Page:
A sad update, 2/4/2023: according to angelenoheart, the roadhouse was demolished today. We confirmed this with a visit on 2/11/2023.
If you’ve ever crossed the Los Angeles River into Boyle Heights, chances are you’ve admired the National Register Sears tower, a combination retail store and warehouse that served the eastside for generations. (Like too many Los Angeles landmarks, today it stands vacant, waiting for an unpopular and unlikely redevelopment scheme to pencil out.)
But even if you traveled south down Boyle Avenue to visit Sears, you could easily have missed the intriguing 1927 structure just two short blocks away. 1214 South Boyle’s great bones have long been obscured behind a big bushy tree and the stock of a palette jack business stored out front.
If you had stopped to look, you would have seen the round corner tower looming over a pair of matching arches, one with a door cut in, one a floor to ceiling window, everything painted dusty beige. Despite the obvious neglect, the building looked romantic—and like it had a story to tell. So for our own amusement we poked through old newspapers and city directories and pieced together its history, thinking maybe one day we’d get a chance to see inside and then write something about it.
We never have had a chance to go inside. But earlier this month, 1214 South Boyle appeared on the black bordered list of newly issued demolition permits. We raced over, to see if it was still standing—it is, now much easier to see, with the tree and stored goods gone, but heavily tagged—take some photos, and share the history with you.
In July 1927, Otto Gustafson received a permit to build a stucco frame lunch room at a cost of $2700, adding living quarters in August. No architect is listed for the initial building, but the addition is credited to “E. Northmann,” almost certainly Edith Northman, the first licensed woman architect in Los Angeles and occasional Samuel Goldwyn screwball comedy motion picture consultant. If you’ve ever taken Sunset through Silver Lake, you know her work.
This pioneering independent female architect gained prominence in the field, and was featured as the only woman in a full page Sunday Los Angeles Times feature on Southern California business and civic leaders in 1937, in the company of distinguished peers Albert C. Martin and Claud Beelman, each of whom were aided by large offices.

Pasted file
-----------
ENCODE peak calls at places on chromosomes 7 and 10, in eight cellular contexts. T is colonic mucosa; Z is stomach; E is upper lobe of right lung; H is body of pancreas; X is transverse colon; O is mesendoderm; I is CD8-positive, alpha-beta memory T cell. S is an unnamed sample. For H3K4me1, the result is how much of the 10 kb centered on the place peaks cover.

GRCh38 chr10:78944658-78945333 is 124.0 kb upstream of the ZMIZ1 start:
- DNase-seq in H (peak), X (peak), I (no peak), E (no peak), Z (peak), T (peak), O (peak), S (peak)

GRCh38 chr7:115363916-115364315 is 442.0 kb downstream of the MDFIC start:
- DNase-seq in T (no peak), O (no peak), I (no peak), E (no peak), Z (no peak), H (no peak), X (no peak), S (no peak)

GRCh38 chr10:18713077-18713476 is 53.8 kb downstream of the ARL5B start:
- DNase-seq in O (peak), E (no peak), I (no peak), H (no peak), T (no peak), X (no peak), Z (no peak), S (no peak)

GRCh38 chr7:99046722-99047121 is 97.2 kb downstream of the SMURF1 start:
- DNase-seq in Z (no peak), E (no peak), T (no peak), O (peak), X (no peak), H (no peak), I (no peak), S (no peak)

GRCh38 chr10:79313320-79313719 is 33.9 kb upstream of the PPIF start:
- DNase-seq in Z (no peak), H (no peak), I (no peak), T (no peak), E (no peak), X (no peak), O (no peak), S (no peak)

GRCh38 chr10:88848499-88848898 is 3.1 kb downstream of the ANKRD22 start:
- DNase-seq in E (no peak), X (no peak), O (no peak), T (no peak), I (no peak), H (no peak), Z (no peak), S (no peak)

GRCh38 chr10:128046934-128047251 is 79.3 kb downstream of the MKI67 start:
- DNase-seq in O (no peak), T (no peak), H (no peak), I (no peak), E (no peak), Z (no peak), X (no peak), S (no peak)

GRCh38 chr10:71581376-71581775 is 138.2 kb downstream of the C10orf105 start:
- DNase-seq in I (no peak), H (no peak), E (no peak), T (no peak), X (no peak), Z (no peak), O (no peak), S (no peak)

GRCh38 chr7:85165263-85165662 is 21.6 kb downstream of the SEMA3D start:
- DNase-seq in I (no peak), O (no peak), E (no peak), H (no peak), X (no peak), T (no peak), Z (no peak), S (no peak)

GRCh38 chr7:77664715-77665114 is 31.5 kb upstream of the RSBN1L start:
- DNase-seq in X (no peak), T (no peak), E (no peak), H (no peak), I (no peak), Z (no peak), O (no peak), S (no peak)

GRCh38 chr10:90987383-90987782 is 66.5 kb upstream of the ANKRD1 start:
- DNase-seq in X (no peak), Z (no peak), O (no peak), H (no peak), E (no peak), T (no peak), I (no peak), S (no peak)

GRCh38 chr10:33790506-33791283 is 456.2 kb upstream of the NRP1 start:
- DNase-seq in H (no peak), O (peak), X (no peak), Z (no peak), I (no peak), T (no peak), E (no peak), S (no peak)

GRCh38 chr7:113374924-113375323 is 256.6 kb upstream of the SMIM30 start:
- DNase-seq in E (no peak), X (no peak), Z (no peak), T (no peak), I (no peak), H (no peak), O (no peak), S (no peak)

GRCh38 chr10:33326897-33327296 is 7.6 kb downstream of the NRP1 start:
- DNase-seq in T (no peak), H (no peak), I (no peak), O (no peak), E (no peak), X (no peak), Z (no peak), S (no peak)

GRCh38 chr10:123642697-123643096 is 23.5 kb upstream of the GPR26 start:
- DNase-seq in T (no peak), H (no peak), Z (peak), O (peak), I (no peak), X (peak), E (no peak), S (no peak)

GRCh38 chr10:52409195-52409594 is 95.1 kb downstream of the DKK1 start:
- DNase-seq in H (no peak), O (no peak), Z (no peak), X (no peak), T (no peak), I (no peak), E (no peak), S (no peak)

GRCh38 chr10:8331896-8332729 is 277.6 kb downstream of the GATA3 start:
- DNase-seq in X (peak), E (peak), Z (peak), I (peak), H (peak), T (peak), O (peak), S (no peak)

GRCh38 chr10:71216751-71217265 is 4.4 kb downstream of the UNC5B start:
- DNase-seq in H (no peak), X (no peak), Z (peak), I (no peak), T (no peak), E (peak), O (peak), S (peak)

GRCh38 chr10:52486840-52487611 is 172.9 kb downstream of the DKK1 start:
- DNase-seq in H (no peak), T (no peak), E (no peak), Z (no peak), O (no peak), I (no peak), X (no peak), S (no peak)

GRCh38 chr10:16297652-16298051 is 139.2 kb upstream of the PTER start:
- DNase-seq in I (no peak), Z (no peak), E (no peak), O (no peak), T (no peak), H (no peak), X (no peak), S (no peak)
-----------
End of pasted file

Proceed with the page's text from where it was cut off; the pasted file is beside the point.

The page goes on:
Northman was not prolific, and her modest, elegant buildings are at great risk of demolition due to the pressures of upzoning for redevelopment. The “protected” city landmark Altman Apartments at 414-416 South Catalina Street in Koreatown are suffering serious neglect, with the remaining low income tenants threatened with displacement and a ridiculous scheme floated by the landlord to lift up and move the entire structure to an unspecified location.
So any surviving Edith Northman project is worthy of note. With just one month between 1214 South Boyle building permits, it’s reasonable to assume that Northman is the architect of the entire road house and residential complex, and to wonder if the Danish-born architect met her client through the Scandinavian community. In 1926, Northman had launched her solo architectural practice, and was simultaneously studying at USC. This could well be her first project.
Otto and his wife Maxine, or Minnie, appear as proprietors of 1214 South Boyle in the 1929-31 Los Angeles City Directories, during which time the lunch room was permitted as a public dance hall. We don’t know if it was called the Waldemar Cafe when it opened, but it reopened under that regal Danish-tinged name in June 1932.
From the partial set of city directories available online at LAPL, we learn that ownership changed often: Benjamin and Blanche Porter (1933). Frank Fitzgerald (1935). Mrs. Mabel Sellers, or Sells (1938). Dale J. and Dorothy Bordner (1941). Joseph Aristo (1942). Fred Gill (1960).
Also, there were some shenanigans. In November 1932, the Waldemar Cafe was one of more than 100 venues raided by the vice squad in a citywide crackdown on punch boards, slot machines and other illicit gambling devices. In July 1933, Pete Cuccia applied to take over the dance hall permit; somebody with the same name would be indicted by a Los Angeles Grand Jury in 1951 for operating a race track bookmaking wire out of the Hollywood Western Building.
In 1941, The Original Chicken Man relocates from South Los Angeles and the road house becomes The Original Chicken House; the old joint becomes the Whirl-Away bar.